- Review Price: £79.00
Since Dell introduced its print range some years ago, it has continued to sell a good number of both inkjet and laser-based products. In the early days, its ink-jet range was mainly produced by Lexmark, but the Photo 928 is a new all-in-one, manufactured for Dell by Olivetti. It’s a mid-range device offering the usual mix of print, scan and copy, but also with memory card readers.
Styled in light grey, white and black, the device is square cut, but with heavily curved edges. The scanner top cover folds up past the vertical and, unusually, can be completely removed, if you need to scan photos or text from large-format books.
Next to the scanner is a simple, well laid-out control panel, complete with a 61mm colour LCD monitor which can be hinged up from the horizontal. The elegant, nine-button array includes a four-way selection wheel and buttons for start, stop and back.
Paper feeds conventionally from a near vertical tray at the rear to a pull-out output tray at the front. There’s a pair of memory card readers at the bottom right of the front panel, which between them can take all the common card types, including MicroDrive, should you still have one knocking about. There’s also a PictBridge socket for direct connection of a camera.
The scanner section of the Photo 928 lifts up onto a blue stay, to give access to the twin ink cartridge carriers. Conveniently, there’s a separate cartridge holder built into the inside of the device to hold an optional photo cartridge, should you want six-colour printing of photos, rather than the standard four-colour. The cartridges auto-align after fitting, and take a good five minutes to do this, but it only happens once per cartridge.
The bundled software includes both OmniPage SE 4 and Corel SnapFire Plus. These two applications between them provide good document handling and photo organisation and simple photo fixes to about the level of Picasa.
When it comes to performance you should completely disregard the quoted speeds of 24ppm for black and colour pages. In normal mode, which most people will use most of the time, we measured black text print at 3ppm, colour text and graphics at 1.8ppm and a colour copy at 1.28ppm, making the Photo 928 one of the slowest inkjets we’ve tested. Part of this is due to long preparation time before starting a print job – anything up to 40 seconds – but the print head doesn’t have a long swathe either, so it has to make more passes per page.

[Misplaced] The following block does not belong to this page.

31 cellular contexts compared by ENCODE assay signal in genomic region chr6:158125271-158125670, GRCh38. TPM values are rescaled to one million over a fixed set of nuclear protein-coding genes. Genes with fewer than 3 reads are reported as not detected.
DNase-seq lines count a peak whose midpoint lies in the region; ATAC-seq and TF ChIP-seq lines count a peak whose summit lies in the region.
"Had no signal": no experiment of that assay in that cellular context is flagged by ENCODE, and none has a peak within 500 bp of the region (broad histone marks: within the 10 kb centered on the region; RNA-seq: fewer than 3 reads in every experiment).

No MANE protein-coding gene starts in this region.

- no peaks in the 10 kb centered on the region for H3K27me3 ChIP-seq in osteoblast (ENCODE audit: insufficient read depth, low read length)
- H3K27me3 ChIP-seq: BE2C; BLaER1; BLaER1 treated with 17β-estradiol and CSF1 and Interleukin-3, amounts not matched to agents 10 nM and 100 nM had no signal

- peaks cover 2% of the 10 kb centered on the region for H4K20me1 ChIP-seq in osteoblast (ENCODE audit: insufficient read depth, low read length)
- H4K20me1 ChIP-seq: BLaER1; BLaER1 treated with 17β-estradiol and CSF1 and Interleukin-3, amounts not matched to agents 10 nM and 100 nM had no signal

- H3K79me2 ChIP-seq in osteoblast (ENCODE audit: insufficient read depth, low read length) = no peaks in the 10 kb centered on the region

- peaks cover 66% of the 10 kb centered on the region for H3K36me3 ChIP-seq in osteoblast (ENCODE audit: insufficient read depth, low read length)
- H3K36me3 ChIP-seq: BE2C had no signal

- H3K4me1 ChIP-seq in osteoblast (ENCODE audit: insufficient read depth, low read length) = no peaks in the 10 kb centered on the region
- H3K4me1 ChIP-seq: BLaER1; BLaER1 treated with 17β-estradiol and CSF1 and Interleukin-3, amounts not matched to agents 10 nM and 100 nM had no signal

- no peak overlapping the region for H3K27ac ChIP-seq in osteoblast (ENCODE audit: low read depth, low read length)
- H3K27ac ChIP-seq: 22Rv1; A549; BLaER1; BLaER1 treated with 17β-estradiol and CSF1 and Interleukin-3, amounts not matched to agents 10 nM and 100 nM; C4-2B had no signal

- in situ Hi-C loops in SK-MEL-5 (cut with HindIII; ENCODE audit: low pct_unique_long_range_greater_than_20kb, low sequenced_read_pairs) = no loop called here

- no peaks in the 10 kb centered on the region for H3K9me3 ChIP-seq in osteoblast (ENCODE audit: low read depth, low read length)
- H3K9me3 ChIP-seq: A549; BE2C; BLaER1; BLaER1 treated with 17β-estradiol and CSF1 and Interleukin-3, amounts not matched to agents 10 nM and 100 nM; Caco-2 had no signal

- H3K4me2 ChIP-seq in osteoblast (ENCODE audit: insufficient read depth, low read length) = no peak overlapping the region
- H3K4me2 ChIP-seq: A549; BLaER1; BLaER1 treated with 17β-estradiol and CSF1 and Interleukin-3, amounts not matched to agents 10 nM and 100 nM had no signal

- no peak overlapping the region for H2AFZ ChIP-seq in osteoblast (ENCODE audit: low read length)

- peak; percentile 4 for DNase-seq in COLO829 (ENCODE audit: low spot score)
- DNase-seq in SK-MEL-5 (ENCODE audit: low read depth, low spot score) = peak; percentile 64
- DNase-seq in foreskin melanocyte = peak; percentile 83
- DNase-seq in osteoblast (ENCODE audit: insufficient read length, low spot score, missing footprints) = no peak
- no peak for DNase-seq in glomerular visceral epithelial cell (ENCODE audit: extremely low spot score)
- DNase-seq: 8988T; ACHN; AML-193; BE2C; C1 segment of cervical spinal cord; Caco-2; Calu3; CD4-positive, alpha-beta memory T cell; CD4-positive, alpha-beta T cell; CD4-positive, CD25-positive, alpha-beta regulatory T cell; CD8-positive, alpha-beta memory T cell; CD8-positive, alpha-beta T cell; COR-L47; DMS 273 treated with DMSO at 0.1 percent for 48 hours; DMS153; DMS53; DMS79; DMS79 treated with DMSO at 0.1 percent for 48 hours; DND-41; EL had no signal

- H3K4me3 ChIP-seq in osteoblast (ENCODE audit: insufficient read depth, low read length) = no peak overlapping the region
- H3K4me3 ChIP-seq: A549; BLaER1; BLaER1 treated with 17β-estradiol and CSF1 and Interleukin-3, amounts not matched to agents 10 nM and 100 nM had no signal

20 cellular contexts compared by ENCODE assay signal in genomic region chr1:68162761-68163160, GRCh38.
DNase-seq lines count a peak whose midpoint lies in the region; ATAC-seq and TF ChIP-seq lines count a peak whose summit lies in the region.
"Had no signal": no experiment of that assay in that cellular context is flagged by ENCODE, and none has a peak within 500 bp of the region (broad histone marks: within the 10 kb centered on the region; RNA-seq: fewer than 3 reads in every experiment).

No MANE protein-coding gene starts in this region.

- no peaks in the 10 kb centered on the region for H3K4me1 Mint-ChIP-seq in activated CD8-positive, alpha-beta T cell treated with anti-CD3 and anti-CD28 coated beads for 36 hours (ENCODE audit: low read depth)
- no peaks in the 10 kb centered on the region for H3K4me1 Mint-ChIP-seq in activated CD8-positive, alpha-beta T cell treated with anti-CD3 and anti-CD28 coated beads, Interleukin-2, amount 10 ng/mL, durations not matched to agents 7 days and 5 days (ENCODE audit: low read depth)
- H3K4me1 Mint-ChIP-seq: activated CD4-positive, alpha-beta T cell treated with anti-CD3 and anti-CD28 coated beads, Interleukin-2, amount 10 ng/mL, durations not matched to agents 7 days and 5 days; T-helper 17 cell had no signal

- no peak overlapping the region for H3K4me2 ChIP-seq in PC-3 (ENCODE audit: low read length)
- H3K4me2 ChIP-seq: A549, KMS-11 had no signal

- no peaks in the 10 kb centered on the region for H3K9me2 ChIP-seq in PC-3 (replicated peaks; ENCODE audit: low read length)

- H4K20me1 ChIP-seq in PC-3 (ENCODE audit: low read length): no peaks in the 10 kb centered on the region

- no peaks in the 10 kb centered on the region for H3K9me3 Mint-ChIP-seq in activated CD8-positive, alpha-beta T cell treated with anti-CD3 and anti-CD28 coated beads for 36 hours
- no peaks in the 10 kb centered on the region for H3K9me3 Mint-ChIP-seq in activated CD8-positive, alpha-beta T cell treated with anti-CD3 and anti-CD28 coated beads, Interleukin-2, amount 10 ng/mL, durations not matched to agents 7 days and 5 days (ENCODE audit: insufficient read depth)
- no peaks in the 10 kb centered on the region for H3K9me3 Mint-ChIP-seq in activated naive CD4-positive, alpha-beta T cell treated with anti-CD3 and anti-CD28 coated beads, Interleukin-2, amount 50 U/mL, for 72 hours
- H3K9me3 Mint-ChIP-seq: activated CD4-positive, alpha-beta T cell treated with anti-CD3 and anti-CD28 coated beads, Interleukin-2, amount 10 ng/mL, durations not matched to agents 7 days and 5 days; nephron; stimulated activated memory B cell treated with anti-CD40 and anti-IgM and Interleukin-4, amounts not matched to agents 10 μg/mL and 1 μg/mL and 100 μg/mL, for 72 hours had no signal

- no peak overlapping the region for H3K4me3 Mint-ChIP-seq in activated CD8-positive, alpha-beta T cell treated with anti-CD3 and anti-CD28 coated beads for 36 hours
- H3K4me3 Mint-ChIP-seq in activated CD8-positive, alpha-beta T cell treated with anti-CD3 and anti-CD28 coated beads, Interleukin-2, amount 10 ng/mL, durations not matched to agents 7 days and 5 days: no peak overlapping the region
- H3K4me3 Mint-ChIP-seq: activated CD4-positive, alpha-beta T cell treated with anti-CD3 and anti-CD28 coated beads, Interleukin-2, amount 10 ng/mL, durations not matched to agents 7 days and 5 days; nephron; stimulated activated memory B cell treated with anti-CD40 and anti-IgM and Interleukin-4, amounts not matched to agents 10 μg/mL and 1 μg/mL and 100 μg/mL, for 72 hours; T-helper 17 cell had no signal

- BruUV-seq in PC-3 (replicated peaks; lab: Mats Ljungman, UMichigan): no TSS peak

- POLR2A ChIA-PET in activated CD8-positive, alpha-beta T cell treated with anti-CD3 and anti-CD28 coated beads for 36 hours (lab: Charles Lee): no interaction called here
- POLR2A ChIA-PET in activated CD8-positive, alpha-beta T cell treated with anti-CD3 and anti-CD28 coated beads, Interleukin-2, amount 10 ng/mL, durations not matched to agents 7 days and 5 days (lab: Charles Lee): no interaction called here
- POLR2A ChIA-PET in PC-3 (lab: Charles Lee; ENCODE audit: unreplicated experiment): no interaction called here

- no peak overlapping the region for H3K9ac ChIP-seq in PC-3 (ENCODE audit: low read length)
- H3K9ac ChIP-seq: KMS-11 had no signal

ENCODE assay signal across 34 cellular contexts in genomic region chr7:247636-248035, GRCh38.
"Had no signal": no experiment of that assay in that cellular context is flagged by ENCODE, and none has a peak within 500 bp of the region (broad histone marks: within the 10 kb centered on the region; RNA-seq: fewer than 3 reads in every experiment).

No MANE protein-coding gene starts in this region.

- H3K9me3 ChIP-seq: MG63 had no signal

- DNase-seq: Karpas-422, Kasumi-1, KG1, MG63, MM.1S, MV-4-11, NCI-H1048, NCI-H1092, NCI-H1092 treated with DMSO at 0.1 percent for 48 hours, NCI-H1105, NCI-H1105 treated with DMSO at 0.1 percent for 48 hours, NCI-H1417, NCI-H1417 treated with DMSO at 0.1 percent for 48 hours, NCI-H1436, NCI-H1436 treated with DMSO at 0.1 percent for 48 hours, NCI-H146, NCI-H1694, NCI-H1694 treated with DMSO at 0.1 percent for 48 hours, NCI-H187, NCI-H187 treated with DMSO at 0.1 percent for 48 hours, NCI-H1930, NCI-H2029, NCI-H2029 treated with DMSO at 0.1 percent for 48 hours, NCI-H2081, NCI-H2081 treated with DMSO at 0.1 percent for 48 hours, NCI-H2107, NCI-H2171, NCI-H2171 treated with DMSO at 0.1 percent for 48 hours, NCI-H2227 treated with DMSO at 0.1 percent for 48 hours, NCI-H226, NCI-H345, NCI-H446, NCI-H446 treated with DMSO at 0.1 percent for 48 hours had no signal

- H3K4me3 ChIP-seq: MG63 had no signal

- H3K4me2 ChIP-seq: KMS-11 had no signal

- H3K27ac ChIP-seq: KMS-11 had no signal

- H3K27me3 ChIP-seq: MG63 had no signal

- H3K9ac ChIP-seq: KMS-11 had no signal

As if to try and make up for the slow print speed, paper feed is really quick, which has two side effects. Firstly, it’s noisy; a high-pitched whiz of gears, which we measured at over 60dBA. Secondly, if a page isn’t completely full of text, it can eject far enough off the output tray, which has no end-stop, that the top edge of the next sheet catches it and pushes the first sheet unceremoniously onto the floor. This happened several times during testing.
A slow print speed can be mitigated if the prints that come out are of very good quality. The Photo 928 produces only fair quality text prints, not as good as several other all-in-ones in this price bracket. There’s some ink spray around small characters, while at the same time paper fibres show through in places, too. Text printed over coloured backgrounds feathers visibly, producing a fuzzy print.
Photo prints are much better, with a good level of detail in the foreground and in areas of shadow. Colours are natural and smoothly varying sky textures are dithered no worse than with rival machines.
There are two ink cartridges in the Photo 928, one black and the other tri-colour, and both of these are available in standard and high-capacity versions. Dell quotes page yields using methodology from a testing lab called QualityLogic, which its web site claims to be the same as ISO testing. We ran tests on black and colour cartridges using the ISO test set and produced figures of 309 pages for the black cartridge and 208 pages for colour. This compares to quoted figures of 450 black and 350 colour.
Since our measured consumptions were much lower than the claims, particularly for the colour cartridge, we used our figures and Dell’s prices of £14.10 and £15.75 for the consumables. This gives a cost per black page of 5.4p, with 12.9p for colour. Both these figures are high, in comparison with other machines in the same class.
Dell’s Photo 928 is a well-made all-in-one, which is easy to set up and use. It has several shortcomings though, in comparison with its main competitors. Its print quality is only fair and it takes a long time to produce pages. The cost per page, if you stick to true ISO measurements, appears quite a lot lower than the quoted figures, giving comparatively high running costs.
Score in detail
Print Speed 4
Print Quality 6
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